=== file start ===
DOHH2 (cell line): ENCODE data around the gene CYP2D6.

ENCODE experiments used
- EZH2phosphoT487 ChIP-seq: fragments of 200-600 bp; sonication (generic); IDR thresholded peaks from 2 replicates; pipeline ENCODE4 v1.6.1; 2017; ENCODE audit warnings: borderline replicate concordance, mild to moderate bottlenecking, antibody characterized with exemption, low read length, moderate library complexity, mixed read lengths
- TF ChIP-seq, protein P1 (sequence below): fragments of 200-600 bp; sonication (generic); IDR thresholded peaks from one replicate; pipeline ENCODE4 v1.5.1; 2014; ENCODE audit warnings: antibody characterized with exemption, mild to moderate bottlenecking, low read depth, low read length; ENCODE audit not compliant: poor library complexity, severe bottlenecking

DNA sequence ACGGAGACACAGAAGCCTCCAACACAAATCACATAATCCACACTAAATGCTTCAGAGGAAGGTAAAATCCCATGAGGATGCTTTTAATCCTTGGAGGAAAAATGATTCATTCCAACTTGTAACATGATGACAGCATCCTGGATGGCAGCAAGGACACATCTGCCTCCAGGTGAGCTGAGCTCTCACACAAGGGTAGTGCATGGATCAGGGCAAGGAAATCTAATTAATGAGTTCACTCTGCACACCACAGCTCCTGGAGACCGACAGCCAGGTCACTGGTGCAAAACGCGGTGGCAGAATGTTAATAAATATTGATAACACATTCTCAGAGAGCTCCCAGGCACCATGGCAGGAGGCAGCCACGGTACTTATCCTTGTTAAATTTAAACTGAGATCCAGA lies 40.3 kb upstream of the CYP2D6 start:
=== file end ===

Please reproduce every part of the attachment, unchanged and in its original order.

DOHH2 (cell line): ENCODE data around the gene CYP2D6.

ENCODE experiments used
- EZH2phosphoT487 ChIP-seq: fragments of 200-600 bp; sonication (generic); IDR thresholded peaks from 2 replicates; pipeline ENCODE4 v1.6.1; 2017; ENCODE audit warnings: borderline replicate concordance, mild to moderate bottlenecking, antibody characterized with exemption, low read length, moderate library complexity, mixed read lengths
- TF ChIP-seq, protein P1 (sequence below): fragments of 200-600 bp; sonication (generic); IDR thresholded peaks from one replicate; pipeline ENCODE4 v1.5.1; 2014; ENCODE audit warnings: antibody characterized with exemption, mild to moderate bottlenecking, low read depth, low read length; ENCODE audit not compliant: poor library complexity, severe bottlenecking

DNA sequence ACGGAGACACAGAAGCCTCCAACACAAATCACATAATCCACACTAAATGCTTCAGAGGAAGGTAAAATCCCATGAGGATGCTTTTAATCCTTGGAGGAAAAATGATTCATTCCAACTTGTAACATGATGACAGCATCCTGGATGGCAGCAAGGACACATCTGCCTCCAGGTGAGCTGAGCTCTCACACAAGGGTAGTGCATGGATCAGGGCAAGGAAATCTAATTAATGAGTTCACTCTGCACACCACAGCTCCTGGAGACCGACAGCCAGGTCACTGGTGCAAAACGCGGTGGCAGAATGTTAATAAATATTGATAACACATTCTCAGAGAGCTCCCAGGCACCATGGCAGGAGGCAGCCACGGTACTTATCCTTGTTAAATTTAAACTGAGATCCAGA lies 40.3 kb upstream of the CYP2D6 start: